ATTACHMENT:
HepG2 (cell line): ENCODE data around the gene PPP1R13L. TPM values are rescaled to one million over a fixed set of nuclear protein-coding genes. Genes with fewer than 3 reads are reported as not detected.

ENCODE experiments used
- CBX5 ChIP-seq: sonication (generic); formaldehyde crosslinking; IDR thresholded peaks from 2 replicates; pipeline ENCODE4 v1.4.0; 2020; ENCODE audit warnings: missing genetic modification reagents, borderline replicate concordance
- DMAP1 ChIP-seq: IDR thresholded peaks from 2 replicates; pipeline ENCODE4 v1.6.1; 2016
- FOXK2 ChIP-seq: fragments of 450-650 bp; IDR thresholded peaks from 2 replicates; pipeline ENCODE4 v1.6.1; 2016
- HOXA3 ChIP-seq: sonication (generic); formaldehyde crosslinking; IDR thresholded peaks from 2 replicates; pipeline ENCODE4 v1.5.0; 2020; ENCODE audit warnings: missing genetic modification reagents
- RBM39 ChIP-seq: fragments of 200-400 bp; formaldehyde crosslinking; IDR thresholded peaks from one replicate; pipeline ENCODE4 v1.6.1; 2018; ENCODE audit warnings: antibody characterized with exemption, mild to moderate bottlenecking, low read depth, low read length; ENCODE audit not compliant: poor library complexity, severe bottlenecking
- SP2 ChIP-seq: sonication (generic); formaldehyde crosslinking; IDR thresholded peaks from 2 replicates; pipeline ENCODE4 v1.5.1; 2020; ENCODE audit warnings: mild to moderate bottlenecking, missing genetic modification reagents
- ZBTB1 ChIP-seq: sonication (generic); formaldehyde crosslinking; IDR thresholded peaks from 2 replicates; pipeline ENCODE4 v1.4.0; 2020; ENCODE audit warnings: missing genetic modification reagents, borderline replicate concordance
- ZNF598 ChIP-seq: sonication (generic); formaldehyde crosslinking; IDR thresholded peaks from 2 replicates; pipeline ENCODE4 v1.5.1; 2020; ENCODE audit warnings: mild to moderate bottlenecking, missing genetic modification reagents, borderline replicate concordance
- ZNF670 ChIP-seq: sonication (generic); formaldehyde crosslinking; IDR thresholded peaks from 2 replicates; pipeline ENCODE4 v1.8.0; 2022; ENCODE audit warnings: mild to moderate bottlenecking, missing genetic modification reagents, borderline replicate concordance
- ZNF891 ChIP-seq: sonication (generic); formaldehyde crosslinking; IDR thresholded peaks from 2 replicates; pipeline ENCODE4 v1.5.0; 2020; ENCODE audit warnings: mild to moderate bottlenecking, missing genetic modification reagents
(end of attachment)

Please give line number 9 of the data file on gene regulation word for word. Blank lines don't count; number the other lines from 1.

- ZBTB1 ChIP-seq: sonication (generic); formaldehyde crosslinking; IDR thresholded peaks from 2 replicates; pipeline ENCODE4 v1.4.0; 2020; ENCODE audit warnings: missing genetic modification reagents, borderline replicate concordance